Reduced Glycosaminoglycan Sulfation Diminishes the Agrin Signal Transduction PathwayMcDonnell K.M.W. · Grow W.A.
Department of Anatomy, Arizona College of Osteopathic Medicine, Midwestern University, Glendale, Ariz., USA
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Article / Publication Details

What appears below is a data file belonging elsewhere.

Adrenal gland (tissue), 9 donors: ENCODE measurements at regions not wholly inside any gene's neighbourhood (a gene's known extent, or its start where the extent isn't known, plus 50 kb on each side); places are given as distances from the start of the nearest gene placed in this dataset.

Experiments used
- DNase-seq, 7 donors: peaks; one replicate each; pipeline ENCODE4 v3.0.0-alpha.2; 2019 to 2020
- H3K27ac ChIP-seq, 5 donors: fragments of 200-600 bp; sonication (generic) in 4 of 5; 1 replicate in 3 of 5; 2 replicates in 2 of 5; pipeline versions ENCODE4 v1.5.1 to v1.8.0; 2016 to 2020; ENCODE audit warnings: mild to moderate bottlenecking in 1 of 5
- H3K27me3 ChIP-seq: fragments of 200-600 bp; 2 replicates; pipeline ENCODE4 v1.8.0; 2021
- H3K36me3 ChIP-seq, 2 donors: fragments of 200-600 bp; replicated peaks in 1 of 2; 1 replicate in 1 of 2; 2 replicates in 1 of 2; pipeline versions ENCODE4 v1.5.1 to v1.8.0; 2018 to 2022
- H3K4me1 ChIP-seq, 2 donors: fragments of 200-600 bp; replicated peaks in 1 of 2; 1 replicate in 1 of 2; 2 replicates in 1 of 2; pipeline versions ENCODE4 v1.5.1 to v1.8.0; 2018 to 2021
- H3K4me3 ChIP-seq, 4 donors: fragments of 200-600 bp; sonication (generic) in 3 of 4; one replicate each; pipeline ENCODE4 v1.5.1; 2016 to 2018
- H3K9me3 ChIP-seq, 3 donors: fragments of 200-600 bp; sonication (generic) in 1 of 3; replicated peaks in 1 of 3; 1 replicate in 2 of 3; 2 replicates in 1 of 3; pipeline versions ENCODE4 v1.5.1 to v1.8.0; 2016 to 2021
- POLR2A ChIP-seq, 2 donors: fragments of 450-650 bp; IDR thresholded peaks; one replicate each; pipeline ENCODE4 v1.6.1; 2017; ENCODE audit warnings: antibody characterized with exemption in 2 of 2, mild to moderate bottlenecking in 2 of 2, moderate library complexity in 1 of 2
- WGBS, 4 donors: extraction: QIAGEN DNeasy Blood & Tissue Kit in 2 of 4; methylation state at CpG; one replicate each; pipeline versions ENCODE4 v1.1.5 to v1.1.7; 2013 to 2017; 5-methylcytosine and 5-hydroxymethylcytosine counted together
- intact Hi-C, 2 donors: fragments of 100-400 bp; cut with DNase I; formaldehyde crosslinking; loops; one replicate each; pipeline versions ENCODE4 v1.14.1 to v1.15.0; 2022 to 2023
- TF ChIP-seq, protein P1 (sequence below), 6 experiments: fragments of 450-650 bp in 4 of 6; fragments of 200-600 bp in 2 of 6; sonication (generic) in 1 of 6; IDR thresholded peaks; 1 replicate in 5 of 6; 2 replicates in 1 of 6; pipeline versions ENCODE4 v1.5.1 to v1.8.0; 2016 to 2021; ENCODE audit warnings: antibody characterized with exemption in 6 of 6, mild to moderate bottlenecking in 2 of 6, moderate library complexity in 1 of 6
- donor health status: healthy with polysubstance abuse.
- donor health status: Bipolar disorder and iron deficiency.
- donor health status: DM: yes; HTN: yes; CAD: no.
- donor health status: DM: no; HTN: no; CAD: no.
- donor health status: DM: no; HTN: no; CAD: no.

Proteoglycans consist of a protein core complexed to glycosaminoglycan (GAG) side chains, are abundant in skeletal muscle cell membranes and basal lamina, and have important functions in neuromuscular synapse development. Treatment with chlorate results in the undersulfation of heparan sulfate and chondroitin sulfate GAGs in cell culture. In addition, chlorate treatment decreases the frequency of spontaneous acetylcholine receptor (AChR) clustering in skeletal muscle cell culture. AChRs and other molecules cluster to form the postsynaptic component of neuromuscular synapses. Chlorate treatment is shown here to decrease the frequency of agrin-induced AChR clustering and agrin-induced tyrosine phosphorylation of the AChR β-subunit. These data suggest that reduced GAG chain sulfation decreases the frequency of AChR clustering by diminishing the agrin signal transduction pathway.
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